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To Combat ‘Alumni Crisis,’ Institutions Must Reset Strategy

There's a crisis in annual giving, says Dan Allenby, and it's not about dwindling dollar amounts—it's about alumni.

"Annual giving programs are under increasing pressure to increase the number of donors, specifically to increase the overall alumni participation rate," says Allenby, associate vice president for annual giving at Boston University. "That's a big change in the industry."

For decades, alumni donor participation has been declining. To explain the phenomenon, Allenby starts with the Pareto principle: 80 percent of the outcomes (gifts) will likely come from 20 percent of the causes (donors). For many education institutions, that has shifted to "more like 90/10," he says, with staff members pouring more energy into major gifts. But he adds that empowering more alumni to give builds a broader, more diverse base of support that's more sustainable.

Allenby notes that the gift pyramid is shrinking for two main reasons. First, there are more alumni now than there ever were in the past. And second, Millennials—burdened by heavier student debt loads—are more reluctant to give. Their first choice for giving isn't typically their alma mater, and those who do give want to support specific departments, programs or groups.

What institutions have to do, says Allenby, is reset their alumni outreach strategy. His advice includes:

  • Explain philanthropy to students. Emphasize that support can involve giving not just money but also time and talent. Build partnerships with student life departments to get to know campus influencers, says Allenby. "If you empower them to understand these things, they're going to do a better job of communicating that message to others," he says.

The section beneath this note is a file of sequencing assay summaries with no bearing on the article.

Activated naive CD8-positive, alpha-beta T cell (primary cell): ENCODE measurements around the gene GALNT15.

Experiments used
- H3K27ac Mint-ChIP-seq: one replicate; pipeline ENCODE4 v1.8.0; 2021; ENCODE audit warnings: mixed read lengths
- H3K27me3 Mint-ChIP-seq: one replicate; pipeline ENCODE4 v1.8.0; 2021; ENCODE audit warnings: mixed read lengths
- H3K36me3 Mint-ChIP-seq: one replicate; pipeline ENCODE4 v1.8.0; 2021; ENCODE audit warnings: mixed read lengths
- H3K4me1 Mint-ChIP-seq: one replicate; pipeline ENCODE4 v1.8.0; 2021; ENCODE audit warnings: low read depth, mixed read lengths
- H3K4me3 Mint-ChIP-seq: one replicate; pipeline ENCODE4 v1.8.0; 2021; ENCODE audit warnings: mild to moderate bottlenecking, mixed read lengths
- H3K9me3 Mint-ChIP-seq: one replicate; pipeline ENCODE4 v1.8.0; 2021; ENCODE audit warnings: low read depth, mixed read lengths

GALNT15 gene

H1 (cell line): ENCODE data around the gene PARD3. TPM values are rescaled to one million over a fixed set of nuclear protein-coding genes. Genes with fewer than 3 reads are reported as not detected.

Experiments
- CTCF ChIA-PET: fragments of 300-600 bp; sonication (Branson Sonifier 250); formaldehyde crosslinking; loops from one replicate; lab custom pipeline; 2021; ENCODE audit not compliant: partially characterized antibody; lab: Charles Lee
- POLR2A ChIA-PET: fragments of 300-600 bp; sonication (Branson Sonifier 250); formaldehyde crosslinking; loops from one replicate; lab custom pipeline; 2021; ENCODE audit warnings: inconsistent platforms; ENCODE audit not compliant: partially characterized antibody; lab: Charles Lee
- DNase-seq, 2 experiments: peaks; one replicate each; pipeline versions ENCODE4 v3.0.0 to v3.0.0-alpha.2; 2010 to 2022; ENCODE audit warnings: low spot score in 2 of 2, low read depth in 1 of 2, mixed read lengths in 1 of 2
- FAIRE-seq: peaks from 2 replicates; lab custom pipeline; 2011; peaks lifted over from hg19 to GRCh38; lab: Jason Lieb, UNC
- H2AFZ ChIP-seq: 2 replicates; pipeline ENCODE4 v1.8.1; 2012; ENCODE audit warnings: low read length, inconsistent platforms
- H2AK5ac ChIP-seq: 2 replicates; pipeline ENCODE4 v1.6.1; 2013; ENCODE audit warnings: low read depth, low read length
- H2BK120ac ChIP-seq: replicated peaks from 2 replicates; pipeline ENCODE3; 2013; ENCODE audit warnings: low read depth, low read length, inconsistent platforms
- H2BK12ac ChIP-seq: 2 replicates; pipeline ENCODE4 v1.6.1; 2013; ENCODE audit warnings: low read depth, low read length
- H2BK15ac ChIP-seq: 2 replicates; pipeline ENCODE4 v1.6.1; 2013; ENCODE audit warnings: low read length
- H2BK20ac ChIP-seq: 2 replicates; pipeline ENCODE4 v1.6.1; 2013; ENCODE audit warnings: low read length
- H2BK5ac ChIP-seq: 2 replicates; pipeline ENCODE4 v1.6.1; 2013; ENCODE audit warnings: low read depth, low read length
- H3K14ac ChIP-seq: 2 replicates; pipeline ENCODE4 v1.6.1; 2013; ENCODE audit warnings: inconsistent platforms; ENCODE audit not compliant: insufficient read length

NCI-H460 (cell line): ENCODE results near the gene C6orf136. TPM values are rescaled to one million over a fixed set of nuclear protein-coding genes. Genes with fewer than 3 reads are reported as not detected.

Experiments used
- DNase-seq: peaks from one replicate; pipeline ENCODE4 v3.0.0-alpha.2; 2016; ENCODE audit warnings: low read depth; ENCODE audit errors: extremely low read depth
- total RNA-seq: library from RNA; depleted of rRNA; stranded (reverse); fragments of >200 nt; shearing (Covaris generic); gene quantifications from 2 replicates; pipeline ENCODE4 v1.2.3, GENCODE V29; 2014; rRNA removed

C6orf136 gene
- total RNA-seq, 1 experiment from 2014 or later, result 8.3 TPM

• Connect with young alumni before asking for a donation. Think about your first touch point, he says. Some institutions make a "care call" to ask young alumni to update their record or discuss their favorite professor.
  • Boost the value of the alumni association. Consider what perks alumni—particularly ones with student debt who graduated at the height of the recession—might want. Some institutions have created career newsletters or webinars to deliver valuable career insights to young alums.
  • Revamp donor stewardship. Find ways to recognize donors publicly for their support. Some institutions, says Allenby, ask for permission to tweet about an individual's support. More importantly, though, find ways to showcase the influence of gifts. Allenby says professionals will know that recognition efforts are working if donor retention rates—62 percent is the average—increase.

For more on bolstering alumni participation, purchase an archive of the CASE webinar on the topic.

This article is from the July 2015 issue of BriefCASE.